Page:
This is the popular name for the aurora borealis, the spectacular natural light display that occurs around the north pole. It is caused by highly charged electrons from the solar wind colliding with oxygen and nitrogen particles as they enter the earth’s atmosphere. As these react together, they create luminous flares that swirl across the sky. These can be green and reddish-brown where oxygen particles are struck, while nitrogen gives off rarer blue and red lights. During the seventeenth century, the aurora borealis was the wellspring of much superstition and was interpreted either as an ill omen or the result of aerial armies clashing with each other in the sky.
Watch an amazing time lapse video of the aurora borealis below.
Greek mythology testifies to the hazards attendant upon dragon dentistry. The Argonautica tells that one of the trials which Jason must pass in order to win the golden fleece is to sow four acres of land with dragons' teeth; each of these will grow into an armed warrior and Jason must defeat them all before they can slay him. He succeeds in this by using a piece of trickery recommended by Medea: he hurls a rock into their midst and, since they cannot work out where it has come from, the warriors turn on each other with deadly force.
The Phoenician prince Cadmus confronts a similar challenge after the water-dragon who guards the Castalian Spring kills his followers. Cadmus gets his revenge by slaying the dragon and then, on the advice of Athena, pulls out his teeth and sows them in the ground. As in the Jason myth, they sprout into warriors and Cadmus overcomes them by employing the same trick. In this case, however, five survive and go on to help him build the great citadel of Thebes. Hawthorne published a retelling of this myth in his Tanglewood Tales (1853). Read it below.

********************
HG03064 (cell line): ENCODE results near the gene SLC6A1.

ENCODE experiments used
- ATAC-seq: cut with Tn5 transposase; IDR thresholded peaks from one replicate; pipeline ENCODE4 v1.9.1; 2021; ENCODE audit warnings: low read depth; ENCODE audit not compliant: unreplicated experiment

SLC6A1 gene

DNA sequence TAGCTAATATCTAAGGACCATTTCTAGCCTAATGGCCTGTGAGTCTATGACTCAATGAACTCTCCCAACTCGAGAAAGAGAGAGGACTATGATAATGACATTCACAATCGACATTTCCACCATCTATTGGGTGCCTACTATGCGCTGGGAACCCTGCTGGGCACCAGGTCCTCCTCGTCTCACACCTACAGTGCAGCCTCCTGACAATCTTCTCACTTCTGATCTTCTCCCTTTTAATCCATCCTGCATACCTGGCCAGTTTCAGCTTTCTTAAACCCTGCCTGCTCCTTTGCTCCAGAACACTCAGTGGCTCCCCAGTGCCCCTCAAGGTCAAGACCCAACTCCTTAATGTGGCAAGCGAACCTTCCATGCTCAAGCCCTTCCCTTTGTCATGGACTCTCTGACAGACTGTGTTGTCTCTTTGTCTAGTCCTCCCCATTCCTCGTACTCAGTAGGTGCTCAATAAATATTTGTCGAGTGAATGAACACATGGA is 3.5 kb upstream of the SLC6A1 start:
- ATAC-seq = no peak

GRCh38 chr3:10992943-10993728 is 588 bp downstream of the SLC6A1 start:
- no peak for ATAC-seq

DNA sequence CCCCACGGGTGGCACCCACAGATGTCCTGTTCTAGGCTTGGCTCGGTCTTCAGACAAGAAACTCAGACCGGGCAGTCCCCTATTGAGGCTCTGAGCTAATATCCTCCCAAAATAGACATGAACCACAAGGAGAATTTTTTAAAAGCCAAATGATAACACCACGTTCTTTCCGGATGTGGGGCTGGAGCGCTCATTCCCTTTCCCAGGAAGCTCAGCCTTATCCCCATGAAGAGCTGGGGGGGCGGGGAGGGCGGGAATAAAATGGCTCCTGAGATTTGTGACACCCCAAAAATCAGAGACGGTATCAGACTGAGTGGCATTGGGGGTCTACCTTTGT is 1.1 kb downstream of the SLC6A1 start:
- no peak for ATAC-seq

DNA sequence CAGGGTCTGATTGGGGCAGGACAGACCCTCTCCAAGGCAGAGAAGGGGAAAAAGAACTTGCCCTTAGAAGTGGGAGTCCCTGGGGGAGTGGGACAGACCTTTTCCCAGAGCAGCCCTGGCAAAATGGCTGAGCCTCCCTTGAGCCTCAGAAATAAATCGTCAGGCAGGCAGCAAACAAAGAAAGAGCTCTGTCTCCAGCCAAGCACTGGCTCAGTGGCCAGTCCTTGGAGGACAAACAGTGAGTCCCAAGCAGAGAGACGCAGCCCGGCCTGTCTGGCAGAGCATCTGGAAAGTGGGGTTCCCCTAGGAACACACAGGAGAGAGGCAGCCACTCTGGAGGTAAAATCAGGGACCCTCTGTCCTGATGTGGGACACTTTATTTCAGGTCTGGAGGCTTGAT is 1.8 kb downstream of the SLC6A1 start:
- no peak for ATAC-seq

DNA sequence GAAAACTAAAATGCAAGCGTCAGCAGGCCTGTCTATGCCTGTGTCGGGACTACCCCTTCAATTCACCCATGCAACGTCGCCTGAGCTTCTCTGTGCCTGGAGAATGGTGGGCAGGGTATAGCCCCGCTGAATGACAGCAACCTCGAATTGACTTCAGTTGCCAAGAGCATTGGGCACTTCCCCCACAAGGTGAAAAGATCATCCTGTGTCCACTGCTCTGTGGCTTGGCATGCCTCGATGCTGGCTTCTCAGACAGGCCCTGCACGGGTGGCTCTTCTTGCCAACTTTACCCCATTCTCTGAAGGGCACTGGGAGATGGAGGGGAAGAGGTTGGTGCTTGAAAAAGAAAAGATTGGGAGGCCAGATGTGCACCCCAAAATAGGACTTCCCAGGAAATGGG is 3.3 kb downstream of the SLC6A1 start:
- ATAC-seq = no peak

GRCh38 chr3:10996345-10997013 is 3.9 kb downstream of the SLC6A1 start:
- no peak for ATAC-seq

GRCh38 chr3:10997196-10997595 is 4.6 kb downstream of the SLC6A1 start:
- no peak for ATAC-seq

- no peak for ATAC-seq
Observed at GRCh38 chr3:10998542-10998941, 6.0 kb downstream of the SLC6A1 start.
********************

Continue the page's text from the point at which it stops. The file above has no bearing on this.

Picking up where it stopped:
Imps, who were thought to be witches’ familiars during the seventeenth century, shared with their mistresses a predilection for flying up chimneys. The idea that witches did so was imported from Europe and can be traced back to the ancient Germanic goddess Holda, the matron of witches who flew with her sisters on a broomstick and, in the days prior to Santa Claus, swooped down chimneys delivering gifts to children. The association between imps and chimneys may have been further cemented by the practice of employing young, agile boys as sweeps. Testimonies from Hawthorne’s time show that these youngsters, permanently caked in black soot from their labors, struck fear into the hearts of wealthier children who associated them with the devilish “black man” of folklore.
One of Hawthorne’s finest short stories, ‘Feathertop’ (1852), features a witch whose unseen familiar resides in her chimney. Read it here.
Puritans, who believed God shunned those born out of wedlock, had only to turn to Deuteronomy 23:2 for verification: “A bastard shall not enter into the congregation of the Lord; even to his tenth generation shall he not enter into the congregation of the Lord.” This shameful stigma was recorded at the infant's baptism, where filius populi (child of the people) was entered in the records, and was even sometimes reflected in the name the child was accorded. Repent, Lament and Flie-Fornication were standard monikers for illegitimate children, serving both as a life-long badge of their status and as a reminder to others of their Christian duties. In contrast to the Catholic stance, Puritans did not believe this condition could be ameliorated by the parents subsequently marrying.